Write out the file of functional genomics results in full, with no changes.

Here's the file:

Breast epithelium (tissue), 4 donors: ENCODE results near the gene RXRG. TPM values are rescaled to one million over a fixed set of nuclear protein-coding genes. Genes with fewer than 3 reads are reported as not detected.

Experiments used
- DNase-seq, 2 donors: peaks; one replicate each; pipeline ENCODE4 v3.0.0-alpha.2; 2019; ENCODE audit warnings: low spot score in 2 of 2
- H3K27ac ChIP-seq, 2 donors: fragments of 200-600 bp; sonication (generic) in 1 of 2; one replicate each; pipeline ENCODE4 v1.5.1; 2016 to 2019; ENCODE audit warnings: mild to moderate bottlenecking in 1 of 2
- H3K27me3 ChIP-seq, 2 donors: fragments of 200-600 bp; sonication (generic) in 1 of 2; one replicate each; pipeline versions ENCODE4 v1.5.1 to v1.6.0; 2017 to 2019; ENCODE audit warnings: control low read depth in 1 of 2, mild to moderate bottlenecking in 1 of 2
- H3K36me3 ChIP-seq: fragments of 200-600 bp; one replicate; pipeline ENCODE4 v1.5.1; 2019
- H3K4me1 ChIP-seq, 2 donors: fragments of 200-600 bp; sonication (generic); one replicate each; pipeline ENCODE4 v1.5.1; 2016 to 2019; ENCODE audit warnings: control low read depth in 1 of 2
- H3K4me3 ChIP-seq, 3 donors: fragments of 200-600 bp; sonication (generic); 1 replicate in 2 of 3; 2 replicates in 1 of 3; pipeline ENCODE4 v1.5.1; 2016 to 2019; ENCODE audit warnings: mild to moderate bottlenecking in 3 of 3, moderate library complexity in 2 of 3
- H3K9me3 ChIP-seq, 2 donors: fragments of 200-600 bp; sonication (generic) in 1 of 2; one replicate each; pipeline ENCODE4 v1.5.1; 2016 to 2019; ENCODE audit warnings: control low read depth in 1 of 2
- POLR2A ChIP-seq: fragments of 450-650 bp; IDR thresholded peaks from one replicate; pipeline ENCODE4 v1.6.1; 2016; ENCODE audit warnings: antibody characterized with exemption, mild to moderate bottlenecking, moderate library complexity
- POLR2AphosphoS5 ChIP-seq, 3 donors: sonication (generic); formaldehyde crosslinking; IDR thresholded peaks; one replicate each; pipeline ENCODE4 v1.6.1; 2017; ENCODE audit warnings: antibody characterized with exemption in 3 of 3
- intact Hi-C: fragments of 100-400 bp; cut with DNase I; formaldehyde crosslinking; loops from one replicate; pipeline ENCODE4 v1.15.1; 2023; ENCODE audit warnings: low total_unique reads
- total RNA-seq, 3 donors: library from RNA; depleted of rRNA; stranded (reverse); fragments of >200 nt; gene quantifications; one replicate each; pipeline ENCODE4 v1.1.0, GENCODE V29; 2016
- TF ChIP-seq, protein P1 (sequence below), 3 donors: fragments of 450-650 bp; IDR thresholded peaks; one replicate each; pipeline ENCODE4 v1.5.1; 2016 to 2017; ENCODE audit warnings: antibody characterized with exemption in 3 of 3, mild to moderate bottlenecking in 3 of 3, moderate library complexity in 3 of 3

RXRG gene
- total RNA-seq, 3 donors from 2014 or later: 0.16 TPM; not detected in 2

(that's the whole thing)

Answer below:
Breast epithelium (tissue), 4 donors: ENCODE results near the gene RXRG. TPM values are rescaled to one million over a fixed set of nuclear protein-coding genes. Genes with fewer than 3 reads are reported as not detected.

Experiments used
- DNase-seq, 2 donors: peaks; one replicate each; pipeline ENCODE4 v3.0.0-alpha.2; 2019; ENCODE audit warnings: low spot score in 2 of 2
- H3K27ac ChIP-seq, 2 donors: fragments of 200-600 bp; sonication (generic) in 1 of 2; one replicate each; pipeline ENCODE4 v1.5.1; 2016 to 2019; ENCODE audit warnings: mild to moderate bottlenecking in 1 of 2
- H3K27me3 ChIP-seq, 2 donors: fragments of 200-600 bp; sonication (generic) in 1 of 2; one replicate each; pipeline versions ENCODE4 v1.5.1 to v1.6.0; 2017 to 2019; ENCODE audit warnings: control low read depth in 1 of 2, mild to moderate bottlenecking in 1 of 2
- H3K36me3 ChIP-seq: fragments of 200-600 bp; one replicate; pipeline ENCODE4 v1.5.1; 2019
- H3K4me1 ChIP-seq, 2 donors: fragments of 200-600 bp; sonication (generic); one replicate each; pipeline ENCODE4 v1.5.1; 2016 to 2019; ENCODE audit warnings: control low read depth in 1 of 2
- H3K4me3 ChIP-seq, 3 donors: fragments of 200-600 bp; sonication (generic); 1 replicate in 2 of 3; 2 replicates in 1 of 3; pipeline ENCODE4 v1.5.1; 2016 to 2019; ENCODE audit warnings: mild to moderate bottlenecking in 3 of 3, moderate library complexity in 2 of 3
- H3K9me3 ChIP-seq, 2 donors: fragments of 200-600 bp; sonication (generic) in 1 of 2; one replicate each; pipeline ENCODE4 v1.5.1; 2016 to 2019; ENCODE audit warnings: control low read depth in 1 of 2
- POLR2A ChIP-seq: fragments of 450-650 bp; IDR thresholded peaks from one replicate; pipeline ENCODE4 v1.6.1; 2016; ENCODE audit warnings: antibody characterized with exemption, mild to moderate bottlenecking, moderate library complexity
- POLR2AphosphoS5 ChIP-seq, 3 donors: sonication (generic); formaldehyde crosslinking; IDR thresholded peaks; one replicate each; pipeline ENCODE4 v1.6.1; 2017; ENCODE audit warnings: antibody characterized with exemption in 3 of 3
- intact Hi-C: fragments of 100-400 bp; cut with DNase I; formaldehyde crosslinking; loops from one replicate; pipeline ENCODE4 v1.15.1; 2023; ENCODE audit warnings: low total_unique reads
- total RNA-seq, 3 donors: library from RNA; depleted of rRNA; stranded (reverse); fragments of >200 nt; gene quantifications; one replicate each; pipeline ENCODE4 v1.1.0, GENCODE V29; 2016
- TF ChIP-seq, protein P1 (sequence below), 3 donors: fragments of 450-650 bp; IDR thresholded peaks; one replicate each; pipeline ENCODE4 v1.5.1; 2016 to 2017; ENCODE audit warnings: antibody characterized with exemption in 3 of 3, mild to moderate bottlenecking in 3 of 3, moderate library complexity in 3 of 3

RXRG gene
- total RNA-seq, 3 donors from 2014 or later: 0.16 TPM; not detected in 2